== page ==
Applications To Internal Medicine Programs Up During Pandemic
The pandemic has disrupted traditional medical education, from upending trainee schedules to requiring students and educators to provide COVID-19 vaccinations and patient care.
But a research letter in the journal JAMA Network Open says it's also brought an uptick in internal medicine residency and fellowship applications.
Although those applications have been on the rise for years, data from the Electronic Residency Application Service, the online conduit for residency applications, finds last year's increase of 6% was twice that of any of the previous five years.
Dr. Cheryl O'Malley, associate dean of graduate medical education at the University of Arizona College of Medicine, said she's seen similar patterns, but is less inclined to interpret the data as pointing to a major shift.
"I think that it was a continuation of a trend that was already underway," she said.
Of the 11 subspecialties studied, seven in particular outstripped their previous application rates: allergy/immunology, cardiology, endocrinology, geriatric medicine, hematology/oncology, nephrology and hospice/palliative care medicine (HPM).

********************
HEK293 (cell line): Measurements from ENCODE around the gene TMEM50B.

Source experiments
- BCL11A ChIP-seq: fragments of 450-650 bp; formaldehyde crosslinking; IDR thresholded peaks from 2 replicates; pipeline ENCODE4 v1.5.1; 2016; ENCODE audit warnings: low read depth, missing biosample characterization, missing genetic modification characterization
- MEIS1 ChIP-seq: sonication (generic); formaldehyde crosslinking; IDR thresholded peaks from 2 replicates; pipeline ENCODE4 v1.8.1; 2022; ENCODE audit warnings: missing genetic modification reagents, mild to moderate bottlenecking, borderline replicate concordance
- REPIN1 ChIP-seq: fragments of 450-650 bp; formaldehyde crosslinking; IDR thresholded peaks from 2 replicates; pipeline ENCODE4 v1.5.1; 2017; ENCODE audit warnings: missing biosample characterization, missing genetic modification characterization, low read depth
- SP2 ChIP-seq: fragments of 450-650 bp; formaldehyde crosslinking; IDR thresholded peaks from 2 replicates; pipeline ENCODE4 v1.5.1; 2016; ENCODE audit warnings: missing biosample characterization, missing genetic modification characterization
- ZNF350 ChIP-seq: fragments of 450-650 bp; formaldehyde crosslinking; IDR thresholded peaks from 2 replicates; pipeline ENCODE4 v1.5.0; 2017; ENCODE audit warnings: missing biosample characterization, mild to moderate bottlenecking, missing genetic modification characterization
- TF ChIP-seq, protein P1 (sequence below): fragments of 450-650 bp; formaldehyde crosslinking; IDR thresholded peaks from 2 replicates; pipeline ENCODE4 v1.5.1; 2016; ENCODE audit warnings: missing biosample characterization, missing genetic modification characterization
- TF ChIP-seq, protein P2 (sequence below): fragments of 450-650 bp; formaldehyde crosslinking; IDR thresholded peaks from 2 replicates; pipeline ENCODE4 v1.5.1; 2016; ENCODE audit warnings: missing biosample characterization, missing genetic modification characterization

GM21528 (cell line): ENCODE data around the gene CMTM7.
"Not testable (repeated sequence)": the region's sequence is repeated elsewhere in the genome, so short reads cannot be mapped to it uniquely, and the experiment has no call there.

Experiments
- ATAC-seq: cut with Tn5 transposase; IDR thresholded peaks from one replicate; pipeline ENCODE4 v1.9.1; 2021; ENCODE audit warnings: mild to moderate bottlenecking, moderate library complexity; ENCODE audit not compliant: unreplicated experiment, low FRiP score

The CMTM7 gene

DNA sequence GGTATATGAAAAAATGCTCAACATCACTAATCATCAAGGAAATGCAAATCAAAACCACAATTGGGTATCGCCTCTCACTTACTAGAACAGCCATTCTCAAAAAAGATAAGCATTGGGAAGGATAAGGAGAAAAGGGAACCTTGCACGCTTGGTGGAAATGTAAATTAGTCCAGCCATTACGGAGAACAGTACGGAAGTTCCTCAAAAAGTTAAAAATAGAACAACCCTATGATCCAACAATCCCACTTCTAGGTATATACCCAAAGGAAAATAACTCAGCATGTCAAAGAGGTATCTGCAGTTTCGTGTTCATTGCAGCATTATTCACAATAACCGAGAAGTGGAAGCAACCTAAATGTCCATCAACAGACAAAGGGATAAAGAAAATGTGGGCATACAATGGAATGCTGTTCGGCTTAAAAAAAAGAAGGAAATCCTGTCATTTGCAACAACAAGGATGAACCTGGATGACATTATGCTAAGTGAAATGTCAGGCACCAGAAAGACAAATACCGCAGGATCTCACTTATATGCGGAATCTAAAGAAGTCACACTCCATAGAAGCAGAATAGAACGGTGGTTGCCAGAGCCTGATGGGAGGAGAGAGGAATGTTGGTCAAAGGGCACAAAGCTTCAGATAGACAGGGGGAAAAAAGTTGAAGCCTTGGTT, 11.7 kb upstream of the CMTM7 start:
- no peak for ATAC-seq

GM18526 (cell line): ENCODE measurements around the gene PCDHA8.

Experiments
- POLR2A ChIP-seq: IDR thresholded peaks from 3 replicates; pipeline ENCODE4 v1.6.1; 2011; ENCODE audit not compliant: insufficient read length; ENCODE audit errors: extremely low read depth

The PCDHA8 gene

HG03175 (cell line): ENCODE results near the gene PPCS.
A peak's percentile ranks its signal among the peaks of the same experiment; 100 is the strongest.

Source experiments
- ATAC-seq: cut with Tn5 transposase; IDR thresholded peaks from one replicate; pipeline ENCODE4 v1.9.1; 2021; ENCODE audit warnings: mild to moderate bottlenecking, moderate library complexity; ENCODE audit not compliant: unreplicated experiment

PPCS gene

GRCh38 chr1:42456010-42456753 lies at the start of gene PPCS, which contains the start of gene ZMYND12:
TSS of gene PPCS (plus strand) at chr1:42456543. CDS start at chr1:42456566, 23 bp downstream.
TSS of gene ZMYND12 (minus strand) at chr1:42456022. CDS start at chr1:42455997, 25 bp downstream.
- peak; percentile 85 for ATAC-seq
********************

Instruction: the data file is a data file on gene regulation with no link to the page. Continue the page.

The authors suggest the uptick may stem from a desire for short-term job security amid the pandemic and from the wider availability of virtual interviews. They also hypothesize the pandemic might have focused greater attention on clinical and research opportunities in COVD-19-related fields such as infectious disease, geriatric medicine, HPM and pulmonary/critical care medicine.
But O'Malley, whose medical school has been offering virtual interviews for three years, says more research is needed to support such suppositions.
"It's a conclusion that I think is too early to be made. The number of applications per applicant, both for residency and for fellowships, has been increasing preceding the use of video interviews," she said.
O'Malley added she hopes studying the effects of such disruptions will inform future policies and programs.
"This will be the time that we get to see what programs and applicants find is the right sweet spot for doing some things perhaps virtually and then some aspects in person."